To enjoy the full Mail & Guardian online experience: please upgrade your browser
24 Sep 2010 13:01
The international community on Thursday sought to mobilise both greater and more coherent support for Somalia’s beleaguered government and for the African Union peacekeeping force there.
The meeting at the UN General Assembly in New York took place as Somalia’s al-Qaeda-inspired al-Shabaab militants launched a fresh offensive in Mogadishu, sparking clashes that medics said killed at least 19 civilians.
UN special envoy for Somalia Augustine Mahiga said the meeting on Somalia was an opportunity to hear Somali President Sharif Sheikh Ahmed report on the progress being made and the challenges faced.
The high-level talks offered “an opportunity to galvanise international support for the Transitional Federal Government [TGF] in Somalia and to mobilise resources” for the TFG and the African Union mission in Somalia (Amisom), he said.
AU Commission chairperson Jean Ping said the problem is not so much finding enough troops for Amisom—saying Uganda is ready to contribute more—but to raise enough funds to properly equip them and pay them decent wages.
Ping conceded that African peacekeepers had caused civilian casualties when al-Shabaab fighters used markets or mosques to fire rockets at the force in a bid to draw fire on civilians.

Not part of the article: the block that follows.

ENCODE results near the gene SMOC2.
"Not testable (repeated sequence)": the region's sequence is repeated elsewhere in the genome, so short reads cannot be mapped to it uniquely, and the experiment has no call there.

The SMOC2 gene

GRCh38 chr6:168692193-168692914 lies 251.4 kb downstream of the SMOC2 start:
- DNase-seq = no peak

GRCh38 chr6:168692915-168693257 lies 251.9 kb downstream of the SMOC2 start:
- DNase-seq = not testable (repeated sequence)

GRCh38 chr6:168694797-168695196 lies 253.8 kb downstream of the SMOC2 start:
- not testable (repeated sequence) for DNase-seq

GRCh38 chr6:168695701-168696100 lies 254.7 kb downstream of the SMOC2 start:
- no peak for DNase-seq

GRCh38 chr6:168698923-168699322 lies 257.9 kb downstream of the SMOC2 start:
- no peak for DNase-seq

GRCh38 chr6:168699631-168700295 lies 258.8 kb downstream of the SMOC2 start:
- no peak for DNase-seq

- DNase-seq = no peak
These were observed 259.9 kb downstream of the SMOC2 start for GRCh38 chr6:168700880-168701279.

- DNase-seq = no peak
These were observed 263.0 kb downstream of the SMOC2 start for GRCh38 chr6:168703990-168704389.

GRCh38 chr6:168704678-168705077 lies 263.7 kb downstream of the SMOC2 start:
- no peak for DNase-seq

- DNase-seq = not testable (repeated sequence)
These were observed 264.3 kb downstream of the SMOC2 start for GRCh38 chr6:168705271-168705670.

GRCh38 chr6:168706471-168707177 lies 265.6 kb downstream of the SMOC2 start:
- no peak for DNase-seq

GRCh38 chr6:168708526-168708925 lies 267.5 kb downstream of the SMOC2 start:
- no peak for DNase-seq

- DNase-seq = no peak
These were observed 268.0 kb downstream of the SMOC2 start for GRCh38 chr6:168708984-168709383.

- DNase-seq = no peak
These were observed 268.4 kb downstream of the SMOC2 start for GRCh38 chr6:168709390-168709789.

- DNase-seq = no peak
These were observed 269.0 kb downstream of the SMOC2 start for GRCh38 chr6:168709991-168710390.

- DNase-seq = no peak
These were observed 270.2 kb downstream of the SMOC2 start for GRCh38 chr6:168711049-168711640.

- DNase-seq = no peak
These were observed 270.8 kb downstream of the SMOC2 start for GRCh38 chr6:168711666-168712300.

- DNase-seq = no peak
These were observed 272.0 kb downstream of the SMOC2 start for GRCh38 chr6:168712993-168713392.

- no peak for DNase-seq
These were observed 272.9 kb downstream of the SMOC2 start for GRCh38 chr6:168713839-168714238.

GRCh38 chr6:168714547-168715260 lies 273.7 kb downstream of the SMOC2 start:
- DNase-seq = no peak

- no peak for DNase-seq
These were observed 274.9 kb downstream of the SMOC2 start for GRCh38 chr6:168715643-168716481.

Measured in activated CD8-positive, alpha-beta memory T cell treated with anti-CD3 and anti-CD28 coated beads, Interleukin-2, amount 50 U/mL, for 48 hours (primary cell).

“It is a strategy of the al-Shabaab,” Ping said.
Italian Foreign Minister Franco Frattini told Agence France-Presse while attending the meeting that progress was being made.
“There is a political consensus for well-coordinated aid for Somalia,” Frattini said.
“Members of the international community are convinced it is necessary to aid the Sharif government,” he added.
“A coherent strategy is needed to help the African Union pay for the efforts of the countries that have provided soldiers and also to multiply financial efforts,” Frattini said.
He said Italy pays the salaries of Somali police officers but added that the “European Union must do much more”, adding he proposed European coordination centred around the United Nations.
“The UN secretary general’s envoy [Mahiga] must coordinate all the efforts of the actors,” Frattini said.
“I’m persuaded that we would be ready to place the Italian efforts under UN coordination,” he said.
“We can’t have training of troops by French troops in Djibouti, training of troops by the Italians in Kenya and training of troops by the European Union in Uganda,” he added.—Sapa-AFP
Create Account | Lost Your Password?